This material is particularly useful for our investigation. For surely if the diaconate is to receive a worthy place in the life of the church today, it ought to be demonstrated that this ministry is properly part of the well-organized congregation. Only when thoroughly convinced that the "priestly" function is as much a part of the church's divine calling today as the "prophetic" will we be able both to defend the legitimacy of the diaconate and to outline in a measure the spiritual contribution which it should make.

(2) Particularly necessary does a careful study of the ministry of mercy in the churches appear, when we take note of the appalling secularization of the present world-order.[7]

For many centuries the church was the dominant institution in the Western world. During the Middle Ages this was effected largely through the closely-knit organization of the Roman Catholic Church. With the Protestant Reformation this external unity was shattered. However, the spiritual power of the gospel became markedly manifest in the lives of hundreds of thousands who because of their allegiance to the supreme Head of the church refused allegiance to the pope. Protestants of various types were more thoroughly convinced of the necessity of a God-centered and Biblically-grounded philosophy and practice of life than the Roman Catholics of the medieval period ever were. Especially was this strong in the lives of those who followed the Calvinistic pattern. The story of the Reformed people in France, the Netherlands, Hungary, Great Britain and not the least of the Puritans in America reflects a way of life which is diametrically opposed to the materialistic and earth-bound secularism which sways the world today. Therefore, those who defend the thesis that secularism is the legitimate offspring of Protestantism betray the grossest ignorance of the spiritual dynamic which inspired her people as well as her leaders.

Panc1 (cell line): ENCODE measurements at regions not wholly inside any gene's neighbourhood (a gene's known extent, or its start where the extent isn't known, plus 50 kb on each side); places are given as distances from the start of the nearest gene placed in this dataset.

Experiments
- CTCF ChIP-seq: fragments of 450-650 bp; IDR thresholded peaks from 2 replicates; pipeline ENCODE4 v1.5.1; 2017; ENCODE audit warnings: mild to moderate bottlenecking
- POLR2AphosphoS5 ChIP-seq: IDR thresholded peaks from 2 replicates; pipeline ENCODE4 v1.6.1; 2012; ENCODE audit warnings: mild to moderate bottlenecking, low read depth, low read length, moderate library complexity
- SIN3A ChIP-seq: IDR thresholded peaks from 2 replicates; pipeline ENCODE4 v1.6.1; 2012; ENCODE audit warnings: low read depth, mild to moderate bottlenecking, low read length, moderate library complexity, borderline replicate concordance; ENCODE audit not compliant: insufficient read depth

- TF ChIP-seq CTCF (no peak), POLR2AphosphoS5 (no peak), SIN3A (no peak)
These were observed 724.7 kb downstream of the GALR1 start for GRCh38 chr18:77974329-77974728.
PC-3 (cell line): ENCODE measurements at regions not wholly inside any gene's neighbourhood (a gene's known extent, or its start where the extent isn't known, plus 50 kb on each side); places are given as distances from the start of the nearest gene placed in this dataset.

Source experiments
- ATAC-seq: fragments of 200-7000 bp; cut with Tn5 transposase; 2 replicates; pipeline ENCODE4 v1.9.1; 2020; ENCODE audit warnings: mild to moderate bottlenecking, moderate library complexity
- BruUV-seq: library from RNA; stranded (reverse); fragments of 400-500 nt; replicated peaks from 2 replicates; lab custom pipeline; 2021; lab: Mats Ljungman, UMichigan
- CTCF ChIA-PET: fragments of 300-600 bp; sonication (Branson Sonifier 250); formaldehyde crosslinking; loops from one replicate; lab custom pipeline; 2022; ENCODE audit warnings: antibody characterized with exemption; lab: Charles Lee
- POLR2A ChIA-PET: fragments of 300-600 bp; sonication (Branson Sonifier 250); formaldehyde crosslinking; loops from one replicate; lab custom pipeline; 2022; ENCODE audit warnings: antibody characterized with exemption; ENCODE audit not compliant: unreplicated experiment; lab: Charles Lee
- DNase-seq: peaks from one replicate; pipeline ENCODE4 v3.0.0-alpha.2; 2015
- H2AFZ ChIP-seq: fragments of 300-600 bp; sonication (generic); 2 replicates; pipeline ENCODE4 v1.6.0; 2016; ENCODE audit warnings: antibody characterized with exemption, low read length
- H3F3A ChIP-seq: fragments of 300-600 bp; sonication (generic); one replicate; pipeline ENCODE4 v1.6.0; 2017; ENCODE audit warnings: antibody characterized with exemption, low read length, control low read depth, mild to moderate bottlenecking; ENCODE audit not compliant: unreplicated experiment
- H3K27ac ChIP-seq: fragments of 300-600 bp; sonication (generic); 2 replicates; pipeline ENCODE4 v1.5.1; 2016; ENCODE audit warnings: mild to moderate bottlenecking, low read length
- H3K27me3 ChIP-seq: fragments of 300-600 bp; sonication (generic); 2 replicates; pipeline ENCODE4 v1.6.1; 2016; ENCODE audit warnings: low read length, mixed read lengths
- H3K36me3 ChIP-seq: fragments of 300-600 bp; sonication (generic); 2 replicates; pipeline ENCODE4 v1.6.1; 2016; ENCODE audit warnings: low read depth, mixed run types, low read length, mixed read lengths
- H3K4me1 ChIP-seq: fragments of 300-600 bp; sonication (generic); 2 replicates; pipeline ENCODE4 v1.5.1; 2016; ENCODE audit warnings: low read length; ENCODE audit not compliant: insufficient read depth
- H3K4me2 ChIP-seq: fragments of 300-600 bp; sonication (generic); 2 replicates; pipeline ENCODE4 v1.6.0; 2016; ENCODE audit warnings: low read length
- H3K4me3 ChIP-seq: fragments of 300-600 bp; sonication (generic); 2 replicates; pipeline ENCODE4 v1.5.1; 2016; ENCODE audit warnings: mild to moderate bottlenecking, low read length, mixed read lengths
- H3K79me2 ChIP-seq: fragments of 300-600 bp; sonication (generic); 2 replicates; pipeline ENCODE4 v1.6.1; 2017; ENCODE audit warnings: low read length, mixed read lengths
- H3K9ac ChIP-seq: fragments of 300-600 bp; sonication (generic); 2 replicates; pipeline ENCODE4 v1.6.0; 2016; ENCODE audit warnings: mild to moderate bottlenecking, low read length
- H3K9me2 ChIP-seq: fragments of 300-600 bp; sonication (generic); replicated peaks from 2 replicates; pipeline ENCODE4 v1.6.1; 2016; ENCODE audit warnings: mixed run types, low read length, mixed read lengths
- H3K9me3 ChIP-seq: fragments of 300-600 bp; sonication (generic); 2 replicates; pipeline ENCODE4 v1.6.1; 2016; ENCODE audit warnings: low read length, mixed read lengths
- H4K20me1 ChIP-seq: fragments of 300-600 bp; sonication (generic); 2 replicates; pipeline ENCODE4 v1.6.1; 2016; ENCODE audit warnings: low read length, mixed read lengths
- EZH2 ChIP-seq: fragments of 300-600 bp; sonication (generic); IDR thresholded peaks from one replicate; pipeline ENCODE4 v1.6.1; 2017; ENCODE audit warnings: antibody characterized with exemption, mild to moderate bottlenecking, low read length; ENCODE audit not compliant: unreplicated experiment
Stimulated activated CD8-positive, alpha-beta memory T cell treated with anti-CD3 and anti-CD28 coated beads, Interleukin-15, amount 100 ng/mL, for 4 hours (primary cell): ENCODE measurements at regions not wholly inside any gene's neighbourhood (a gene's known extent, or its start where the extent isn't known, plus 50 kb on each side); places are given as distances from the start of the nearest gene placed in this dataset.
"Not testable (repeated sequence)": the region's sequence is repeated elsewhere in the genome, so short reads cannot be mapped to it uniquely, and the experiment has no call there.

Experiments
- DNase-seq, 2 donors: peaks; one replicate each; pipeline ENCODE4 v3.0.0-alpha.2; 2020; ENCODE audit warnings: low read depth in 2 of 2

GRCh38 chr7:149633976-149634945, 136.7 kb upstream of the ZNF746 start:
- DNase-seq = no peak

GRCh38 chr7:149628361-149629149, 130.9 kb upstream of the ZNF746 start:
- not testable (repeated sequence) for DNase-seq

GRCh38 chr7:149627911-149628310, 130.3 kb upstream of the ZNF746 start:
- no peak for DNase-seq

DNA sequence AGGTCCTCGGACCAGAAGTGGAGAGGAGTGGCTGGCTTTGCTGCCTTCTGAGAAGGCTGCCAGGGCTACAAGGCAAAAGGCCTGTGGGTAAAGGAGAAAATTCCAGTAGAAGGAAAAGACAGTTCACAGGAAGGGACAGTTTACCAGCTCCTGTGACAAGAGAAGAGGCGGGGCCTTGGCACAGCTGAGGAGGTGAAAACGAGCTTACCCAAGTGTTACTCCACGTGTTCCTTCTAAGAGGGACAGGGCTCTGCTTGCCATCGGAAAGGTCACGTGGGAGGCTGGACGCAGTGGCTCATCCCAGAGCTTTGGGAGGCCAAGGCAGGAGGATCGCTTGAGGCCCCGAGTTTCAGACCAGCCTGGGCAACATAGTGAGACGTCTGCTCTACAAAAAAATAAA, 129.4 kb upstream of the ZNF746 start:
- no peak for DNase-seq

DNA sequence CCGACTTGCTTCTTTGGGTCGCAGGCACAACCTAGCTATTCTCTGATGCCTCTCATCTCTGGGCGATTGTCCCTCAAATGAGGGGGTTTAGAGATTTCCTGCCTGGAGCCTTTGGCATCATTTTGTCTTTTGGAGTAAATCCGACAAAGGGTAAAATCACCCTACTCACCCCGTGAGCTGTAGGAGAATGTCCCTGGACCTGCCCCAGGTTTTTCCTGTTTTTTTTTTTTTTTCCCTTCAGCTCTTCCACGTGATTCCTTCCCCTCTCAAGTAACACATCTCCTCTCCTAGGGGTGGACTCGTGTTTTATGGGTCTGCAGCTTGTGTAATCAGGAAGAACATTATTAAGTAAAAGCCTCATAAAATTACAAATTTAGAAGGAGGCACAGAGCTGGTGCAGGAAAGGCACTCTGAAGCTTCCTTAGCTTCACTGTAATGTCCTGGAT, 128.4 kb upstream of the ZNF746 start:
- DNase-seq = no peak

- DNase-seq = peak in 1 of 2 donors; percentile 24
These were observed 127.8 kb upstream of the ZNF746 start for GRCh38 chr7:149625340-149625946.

The tap roots of this spiritually devastating movement must be sought in other soil than that in which Protestantism flourished. Already before the Reformation in those nations which were at least outwardly to remain loyal to the Roman Catholic Church the influence of the Renaissance with its glorification of classical Greek and Roman culture blinded the eyes of many to the things of the Spirit of God. As this new ferment gradually spread from one country to another, the lives of multitudes were divorced from the gospel of Christ. It both produced and was kept alive by a revolutionary spirit which completely transformed the life of Europe. It has now appeared in all lands as a “new gospel,” competently aided and abetted by such movements as the industrial revolution, “neutral” public education, and power politics on the national and international levels.